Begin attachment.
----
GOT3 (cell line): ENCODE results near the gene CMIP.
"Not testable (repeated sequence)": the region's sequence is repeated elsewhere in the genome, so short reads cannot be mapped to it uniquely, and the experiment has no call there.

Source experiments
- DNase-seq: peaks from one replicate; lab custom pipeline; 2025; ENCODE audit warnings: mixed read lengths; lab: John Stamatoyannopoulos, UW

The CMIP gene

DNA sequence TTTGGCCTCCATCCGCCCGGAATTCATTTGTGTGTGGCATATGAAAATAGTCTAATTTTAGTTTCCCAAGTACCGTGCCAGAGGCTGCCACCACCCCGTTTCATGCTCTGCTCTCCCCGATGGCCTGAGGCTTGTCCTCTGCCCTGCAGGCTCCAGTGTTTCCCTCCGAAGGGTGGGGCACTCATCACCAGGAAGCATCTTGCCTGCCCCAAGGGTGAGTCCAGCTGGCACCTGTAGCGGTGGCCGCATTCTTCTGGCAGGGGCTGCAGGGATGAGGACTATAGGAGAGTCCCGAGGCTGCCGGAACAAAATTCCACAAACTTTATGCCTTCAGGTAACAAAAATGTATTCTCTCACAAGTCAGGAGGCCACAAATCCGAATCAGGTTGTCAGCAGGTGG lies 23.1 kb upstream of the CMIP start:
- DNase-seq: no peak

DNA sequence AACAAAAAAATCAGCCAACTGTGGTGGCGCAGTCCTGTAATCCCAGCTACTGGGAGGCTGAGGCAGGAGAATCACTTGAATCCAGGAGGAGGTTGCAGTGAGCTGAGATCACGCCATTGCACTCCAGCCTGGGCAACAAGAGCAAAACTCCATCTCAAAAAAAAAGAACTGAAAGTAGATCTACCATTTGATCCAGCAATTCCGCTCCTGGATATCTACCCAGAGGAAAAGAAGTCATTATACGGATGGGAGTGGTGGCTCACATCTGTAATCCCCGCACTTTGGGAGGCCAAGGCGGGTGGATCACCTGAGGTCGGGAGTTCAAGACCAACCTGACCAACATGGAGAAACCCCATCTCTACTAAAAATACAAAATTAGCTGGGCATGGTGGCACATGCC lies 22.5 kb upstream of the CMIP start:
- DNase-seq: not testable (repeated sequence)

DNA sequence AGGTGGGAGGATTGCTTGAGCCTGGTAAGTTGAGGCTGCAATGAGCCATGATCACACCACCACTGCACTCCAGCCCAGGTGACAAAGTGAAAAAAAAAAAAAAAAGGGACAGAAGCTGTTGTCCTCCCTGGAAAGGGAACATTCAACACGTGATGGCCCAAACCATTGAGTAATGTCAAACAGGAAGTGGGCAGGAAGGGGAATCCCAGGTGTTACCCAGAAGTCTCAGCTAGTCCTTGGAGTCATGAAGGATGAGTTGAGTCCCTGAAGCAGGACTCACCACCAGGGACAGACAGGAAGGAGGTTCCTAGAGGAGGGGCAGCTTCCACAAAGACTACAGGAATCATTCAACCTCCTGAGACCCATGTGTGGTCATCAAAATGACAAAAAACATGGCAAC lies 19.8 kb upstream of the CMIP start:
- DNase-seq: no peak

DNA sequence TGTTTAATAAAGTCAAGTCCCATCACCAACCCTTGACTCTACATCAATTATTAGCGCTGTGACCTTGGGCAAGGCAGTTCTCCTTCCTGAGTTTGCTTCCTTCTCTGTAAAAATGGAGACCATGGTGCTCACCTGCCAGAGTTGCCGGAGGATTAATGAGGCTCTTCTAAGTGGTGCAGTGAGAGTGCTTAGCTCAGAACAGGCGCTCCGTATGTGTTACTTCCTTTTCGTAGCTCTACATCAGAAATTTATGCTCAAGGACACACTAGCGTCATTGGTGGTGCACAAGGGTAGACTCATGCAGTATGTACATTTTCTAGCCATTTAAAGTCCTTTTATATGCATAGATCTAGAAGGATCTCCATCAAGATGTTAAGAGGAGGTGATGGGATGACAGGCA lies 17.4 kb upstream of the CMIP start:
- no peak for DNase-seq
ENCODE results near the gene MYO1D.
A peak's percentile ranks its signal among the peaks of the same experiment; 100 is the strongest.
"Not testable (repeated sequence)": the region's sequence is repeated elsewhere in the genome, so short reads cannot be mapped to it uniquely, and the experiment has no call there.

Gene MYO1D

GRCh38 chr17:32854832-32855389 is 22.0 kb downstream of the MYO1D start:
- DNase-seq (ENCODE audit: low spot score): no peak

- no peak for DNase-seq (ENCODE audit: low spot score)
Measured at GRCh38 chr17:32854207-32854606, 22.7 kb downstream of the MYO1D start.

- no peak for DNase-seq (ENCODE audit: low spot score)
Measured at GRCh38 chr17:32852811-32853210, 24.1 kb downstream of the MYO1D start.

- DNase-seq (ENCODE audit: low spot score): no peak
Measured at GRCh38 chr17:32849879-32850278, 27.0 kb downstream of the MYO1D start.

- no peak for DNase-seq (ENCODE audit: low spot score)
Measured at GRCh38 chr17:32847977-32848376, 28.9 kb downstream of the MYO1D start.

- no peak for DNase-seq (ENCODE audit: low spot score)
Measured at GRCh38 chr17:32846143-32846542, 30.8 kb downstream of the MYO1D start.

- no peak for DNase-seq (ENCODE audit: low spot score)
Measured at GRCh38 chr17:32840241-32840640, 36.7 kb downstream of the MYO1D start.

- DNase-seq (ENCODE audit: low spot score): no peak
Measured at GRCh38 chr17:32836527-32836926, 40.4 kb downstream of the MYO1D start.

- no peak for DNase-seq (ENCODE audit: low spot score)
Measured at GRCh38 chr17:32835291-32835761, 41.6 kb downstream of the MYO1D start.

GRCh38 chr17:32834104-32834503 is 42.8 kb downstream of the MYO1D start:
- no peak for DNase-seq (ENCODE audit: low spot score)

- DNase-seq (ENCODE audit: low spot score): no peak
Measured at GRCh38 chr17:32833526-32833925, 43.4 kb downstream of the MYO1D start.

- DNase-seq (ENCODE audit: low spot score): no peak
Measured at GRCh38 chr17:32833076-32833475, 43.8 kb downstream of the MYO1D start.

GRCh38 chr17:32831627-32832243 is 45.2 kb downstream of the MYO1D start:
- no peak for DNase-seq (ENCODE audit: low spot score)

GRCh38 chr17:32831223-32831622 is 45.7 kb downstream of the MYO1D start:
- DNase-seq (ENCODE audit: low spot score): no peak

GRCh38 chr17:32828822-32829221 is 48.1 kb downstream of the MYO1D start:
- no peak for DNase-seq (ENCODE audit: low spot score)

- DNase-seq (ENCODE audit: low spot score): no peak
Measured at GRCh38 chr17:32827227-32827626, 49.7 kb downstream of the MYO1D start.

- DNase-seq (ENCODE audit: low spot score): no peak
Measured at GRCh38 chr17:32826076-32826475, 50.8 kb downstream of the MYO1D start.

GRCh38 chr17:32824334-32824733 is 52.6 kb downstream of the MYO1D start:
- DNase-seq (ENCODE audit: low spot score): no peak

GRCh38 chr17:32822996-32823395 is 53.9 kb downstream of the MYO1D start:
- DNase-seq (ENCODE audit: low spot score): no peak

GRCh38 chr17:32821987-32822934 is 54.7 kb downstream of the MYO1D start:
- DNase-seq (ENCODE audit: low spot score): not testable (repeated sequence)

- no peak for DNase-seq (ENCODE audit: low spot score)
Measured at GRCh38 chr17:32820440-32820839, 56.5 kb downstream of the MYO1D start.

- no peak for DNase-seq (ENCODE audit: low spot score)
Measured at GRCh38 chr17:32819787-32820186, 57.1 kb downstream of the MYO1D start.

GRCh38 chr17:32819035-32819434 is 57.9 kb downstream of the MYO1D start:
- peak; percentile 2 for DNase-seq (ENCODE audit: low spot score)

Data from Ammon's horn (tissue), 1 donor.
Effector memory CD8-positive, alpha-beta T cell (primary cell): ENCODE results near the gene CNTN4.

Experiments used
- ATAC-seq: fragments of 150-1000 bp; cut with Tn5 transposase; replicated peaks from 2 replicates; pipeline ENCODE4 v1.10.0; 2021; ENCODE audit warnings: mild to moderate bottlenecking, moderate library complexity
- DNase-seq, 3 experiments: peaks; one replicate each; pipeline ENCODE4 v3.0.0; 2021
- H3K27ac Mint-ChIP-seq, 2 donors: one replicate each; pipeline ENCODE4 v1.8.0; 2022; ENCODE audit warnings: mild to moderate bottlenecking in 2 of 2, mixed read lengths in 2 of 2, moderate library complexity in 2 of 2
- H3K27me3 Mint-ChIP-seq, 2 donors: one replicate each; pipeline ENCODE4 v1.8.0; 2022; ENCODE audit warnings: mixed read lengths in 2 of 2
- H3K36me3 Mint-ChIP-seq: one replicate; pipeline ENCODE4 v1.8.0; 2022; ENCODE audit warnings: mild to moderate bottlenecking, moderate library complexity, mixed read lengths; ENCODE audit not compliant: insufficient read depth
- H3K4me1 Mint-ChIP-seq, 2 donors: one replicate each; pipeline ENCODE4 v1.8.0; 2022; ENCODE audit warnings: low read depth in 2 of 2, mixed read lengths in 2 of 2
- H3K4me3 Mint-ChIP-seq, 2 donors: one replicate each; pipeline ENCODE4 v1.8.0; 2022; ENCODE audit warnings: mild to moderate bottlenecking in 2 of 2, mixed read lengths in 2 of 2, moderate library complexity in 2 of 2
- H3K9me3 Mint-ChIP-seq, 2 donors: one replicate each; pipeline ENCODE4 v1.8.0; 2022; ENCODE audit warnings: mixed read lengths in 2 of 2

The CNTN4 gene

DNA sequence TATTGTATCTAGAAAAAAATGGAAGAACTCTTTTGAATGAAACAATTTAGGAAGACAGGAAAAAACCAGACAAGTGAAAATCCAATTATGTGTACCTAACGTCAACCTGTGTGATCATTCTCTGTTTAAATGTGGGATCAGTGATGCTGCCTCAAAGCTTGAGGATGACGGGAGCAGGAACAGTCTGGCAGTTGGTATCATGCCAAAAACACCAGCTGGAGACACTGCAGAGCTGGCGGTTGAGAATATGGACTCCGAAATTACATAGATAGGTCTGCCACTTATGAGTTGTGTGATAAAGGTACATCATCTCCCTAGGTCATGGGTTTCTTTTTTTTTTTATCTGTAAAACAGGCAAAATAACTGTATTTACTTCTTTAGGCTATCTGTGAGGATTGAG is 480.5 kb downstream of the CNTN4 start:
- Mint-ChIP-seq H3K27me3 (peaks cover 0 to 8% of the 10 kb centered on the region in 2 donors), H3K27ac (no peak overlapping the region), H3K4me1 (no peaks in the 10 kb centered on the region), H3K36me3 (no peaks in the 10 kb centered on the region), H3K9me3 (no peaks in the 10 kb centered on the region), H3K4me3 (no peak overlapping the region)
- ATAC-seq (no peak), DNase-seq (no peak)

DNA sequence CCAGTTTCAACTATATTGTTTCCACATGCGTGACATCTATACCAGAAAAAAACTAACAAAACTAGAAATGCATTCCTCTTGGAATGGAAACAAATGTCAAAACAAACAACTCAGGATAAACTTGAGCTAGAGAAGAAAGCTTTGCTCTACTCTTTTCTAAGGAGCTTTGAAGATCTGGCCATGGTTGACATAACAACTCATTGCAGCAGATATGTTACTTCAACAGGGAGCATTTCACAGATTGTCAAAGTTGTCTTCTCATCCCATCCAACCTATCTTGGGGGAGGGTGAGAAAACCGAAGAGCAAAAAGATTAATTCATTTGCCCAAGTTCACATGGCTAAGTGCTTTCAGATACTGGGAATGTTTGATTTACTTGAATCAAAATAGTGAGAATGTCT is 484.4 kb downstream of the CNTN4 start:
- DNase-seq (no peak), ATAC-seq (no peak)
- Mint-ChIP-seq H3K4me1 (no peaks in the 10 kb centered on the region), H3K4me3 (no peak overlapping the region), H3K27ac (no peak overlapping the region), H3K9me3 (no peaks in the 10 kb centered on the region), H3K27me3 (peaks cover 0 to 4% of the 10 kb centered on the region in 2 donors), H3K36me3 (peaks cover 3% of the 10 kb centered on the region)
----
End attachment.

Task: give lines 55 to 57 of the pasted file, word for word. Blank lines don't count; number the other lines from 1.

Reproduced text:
- DNase-seq (ENCODE audit: low spot score): no peak

GRCh38 chr17:32821987-32822934 is 54.7 kb downstream of the MYO1D start:
- DNase-seq (ENCODE audit: low spot score): not testable (repeated sequence)